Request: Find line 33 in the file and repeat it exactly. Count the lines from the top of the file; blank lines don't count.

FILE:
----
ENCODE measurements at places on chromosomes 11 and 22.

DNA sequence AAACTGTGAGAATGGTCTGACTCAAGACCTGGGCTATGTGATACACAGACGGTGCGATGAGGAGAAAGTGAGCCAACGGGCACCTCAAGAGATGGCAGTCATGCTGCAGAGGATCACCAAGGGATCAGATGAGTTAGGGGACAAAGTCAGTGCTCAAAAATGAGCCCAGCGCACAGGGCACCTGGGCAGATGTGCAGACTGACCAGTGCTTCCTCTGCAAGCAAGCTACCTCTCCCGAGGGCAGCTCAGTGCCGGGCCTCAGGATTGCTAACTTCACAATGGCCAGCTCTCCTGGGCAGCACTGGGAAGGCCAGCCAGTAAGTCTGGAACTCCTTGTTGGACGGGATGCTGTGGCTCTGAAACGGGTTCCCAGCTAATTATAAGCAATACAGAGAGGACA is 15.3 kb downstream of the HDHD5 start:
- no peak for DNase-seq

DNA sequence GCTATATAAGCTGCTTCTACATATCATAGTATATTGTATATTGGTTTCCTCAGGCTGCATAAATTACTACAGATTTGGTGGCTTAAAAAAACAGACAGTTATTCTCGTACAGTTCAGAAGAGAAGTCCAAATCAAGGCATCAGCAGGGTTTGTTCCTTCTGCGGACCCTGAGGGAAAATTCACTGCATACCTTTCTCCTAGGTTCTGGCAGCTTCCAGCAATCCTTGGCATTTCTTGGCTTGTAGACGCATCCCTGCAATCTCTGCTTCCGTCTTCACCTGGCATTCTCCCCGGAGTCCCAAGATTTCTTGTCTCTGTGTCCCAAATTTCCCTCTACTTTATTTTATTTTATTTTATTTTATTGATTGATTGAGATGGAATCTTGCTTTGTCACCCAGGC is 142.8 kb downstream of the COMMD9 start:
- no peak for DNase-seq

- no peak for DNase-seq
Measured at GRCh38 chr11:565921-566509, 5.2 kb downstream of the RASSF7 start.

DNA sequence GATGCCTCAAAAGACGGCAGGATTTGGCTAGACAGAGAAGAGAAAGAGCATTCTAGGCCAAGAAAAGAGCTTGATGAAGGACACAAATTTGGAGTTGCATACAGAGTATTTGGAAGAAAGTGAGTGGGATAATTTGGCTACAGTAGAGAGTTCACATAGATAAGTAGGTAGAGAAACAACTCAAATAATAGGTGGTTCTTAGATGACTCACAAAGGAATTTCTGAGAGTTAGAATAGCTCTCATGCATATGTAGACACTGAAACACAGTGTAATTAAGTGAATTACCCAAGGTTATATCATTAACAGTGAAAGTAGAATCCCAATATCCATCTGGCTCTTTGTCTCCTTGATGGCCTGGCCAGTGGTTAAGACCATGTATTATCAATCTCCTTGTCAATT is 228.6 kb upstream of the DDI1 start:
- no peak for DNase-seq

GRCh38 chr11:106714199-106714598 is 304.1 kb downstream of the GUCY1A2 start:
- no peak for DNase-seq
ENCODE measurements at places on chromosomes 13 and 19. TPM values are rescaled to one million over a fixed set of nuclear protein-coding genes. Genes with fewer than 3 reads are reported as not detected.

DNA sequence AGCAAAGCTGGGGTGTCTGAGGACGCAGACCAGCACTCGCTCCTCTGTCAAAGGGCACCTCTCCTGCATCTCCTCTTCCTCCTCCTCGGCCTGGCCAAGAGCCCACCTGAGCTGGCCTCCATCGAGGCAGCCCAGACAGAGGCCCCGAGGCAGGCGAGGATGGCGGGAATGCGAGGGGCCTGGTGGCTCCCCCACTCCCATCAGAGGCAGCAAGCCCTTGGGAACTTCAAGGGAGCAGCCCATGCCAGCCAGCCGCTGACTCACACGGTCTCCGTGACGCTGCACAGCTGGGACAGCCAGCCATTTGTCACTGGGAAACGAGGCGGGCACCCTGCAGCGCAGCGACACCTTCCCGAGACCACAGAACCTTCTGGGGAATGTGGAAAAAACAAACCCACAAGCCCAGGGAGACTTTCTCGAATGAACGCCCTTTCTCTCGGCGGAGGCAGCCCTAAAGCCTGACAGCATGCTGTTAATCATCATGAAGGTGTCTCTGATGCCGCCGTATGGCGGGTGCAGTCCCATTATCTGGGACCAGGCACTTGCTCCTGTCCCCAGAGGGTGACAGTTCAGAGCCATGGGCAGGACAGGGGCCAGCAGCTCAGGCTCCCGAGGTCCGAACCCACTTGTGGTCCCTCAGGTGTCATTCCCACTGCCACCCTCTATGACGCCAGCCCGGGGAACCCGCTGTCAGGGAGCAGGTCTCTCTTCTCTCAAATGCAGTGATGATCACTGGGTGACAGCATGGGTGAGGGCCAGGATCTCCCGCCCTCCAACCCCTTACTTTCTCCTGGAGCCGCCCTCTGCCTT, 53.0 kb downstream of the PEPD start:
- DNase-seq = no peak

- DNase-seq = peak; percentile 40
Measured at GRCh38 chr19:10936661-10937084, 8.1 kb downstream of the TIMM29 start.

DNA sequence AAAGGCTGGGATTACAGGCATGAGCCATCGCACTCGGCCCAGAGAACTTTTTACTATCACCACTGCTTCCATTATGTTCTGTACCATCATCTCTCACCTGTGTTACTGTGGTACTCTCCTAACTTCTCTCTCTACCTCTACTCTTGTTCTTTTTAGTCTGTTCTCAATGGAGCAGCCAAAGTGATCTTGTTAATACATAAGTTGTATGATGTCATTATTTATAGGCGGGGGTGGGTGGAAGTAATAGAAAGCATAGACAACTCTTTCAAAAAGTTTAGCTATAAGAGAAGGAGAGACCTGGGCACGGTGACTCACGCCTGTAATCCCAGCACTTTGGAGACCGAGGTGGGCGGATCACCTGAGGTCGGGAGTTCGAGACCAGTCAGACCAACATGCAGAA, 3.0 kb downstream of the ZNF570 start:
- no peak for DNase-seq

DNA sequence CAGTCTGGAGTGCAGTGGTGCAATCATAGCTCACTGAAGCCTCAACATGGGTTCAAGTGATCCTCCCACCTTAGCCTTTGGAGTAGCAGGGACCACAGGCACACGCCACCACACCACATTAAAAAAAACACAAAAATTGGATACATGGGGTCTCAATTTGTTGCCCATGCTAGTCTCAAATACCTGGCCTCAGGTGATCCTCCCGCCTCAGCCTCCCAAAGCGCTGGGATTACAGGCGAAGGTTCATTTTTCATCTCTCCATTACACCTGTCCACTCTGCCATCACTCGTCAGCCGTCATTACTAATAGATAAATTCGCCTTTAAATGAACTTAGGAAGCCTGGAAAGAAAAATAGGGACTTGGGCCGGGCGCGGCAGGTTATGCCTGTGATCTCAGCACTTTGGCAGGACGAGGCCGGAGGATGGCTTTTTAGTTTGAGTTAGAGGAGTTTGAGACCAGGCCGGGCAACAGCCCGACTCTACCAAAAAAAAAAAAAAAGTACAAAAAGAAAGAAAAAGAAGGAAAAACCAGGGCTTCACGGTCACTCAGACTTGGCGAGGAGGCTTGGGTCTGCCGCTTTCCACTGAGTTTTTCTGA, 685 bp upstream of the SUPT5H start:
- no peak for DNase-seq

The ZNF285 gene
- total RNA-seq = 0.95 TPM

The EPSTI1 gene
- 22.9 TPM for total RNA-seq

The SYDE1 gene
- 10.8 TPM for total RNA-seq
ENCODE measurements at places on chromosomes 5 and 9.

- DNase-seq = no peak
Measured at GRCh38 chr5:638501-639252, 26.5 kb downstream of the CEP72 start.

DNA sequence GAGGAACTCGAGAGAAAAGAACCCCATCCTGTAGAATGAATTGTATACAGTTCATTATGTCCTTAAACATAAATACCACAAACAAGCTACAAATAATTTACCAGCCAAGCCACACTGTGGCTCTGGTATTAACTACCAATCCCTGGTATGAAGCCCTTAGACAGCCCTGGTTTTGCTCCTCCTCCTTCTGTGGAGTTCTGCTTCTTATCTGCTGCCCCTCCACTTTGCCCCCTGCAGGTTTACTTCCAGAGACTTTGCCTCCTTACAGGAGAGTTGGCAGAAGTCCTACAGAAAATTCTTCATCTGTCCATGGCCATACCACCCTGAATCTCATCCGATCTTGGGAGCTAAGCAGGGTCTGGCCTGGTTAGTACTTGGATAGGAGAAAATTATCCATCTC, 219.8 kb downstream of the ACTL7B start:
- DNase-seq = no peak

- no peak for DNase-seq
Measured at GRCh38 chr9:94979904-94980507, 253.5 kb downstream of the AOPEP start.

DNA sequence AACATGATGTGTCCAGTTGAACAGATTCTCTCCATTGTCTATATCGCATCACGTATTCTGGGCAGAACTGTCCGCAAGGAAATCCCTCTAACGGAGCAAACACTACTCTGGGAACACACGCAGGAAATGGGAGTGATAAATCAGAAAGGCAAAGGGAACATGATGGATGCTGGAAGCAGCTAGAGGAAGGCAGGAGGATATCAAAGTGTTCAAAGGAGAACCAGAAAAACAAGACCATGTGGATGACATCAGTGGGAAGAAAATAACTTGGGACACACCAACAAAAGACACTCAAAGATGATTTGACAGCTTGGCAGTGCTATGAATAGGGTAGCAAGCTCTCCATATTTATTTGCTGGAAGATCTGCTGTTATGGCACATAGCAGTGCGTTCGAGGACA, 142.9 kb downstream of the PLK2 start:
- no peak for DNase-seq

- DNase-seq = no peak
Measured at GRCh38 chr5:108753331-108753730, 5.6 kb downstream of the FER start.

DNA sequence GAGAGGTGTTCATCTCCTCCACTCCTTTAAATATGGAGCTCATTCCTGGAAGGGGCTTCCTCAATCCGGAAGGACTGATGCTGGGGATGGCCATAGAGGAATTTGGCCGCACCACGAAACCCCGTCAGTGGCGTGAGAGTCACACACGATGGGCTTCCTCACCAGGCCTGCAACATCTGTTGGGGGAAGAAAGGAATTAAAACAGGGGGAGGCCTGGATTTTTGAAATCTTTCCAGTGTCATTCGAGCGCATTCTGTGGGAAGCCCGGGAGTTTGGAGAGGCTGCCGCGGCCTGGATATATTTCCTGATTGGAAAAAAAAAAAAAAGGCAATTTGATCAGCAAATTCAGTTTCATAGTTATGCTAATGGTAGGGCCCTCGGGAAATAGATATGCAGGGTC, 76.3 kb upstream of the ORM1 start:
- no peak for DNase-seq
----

Measured at GRCh38 chr9:94979904-94980507, 253.5 kb downstream of the AOPEP start.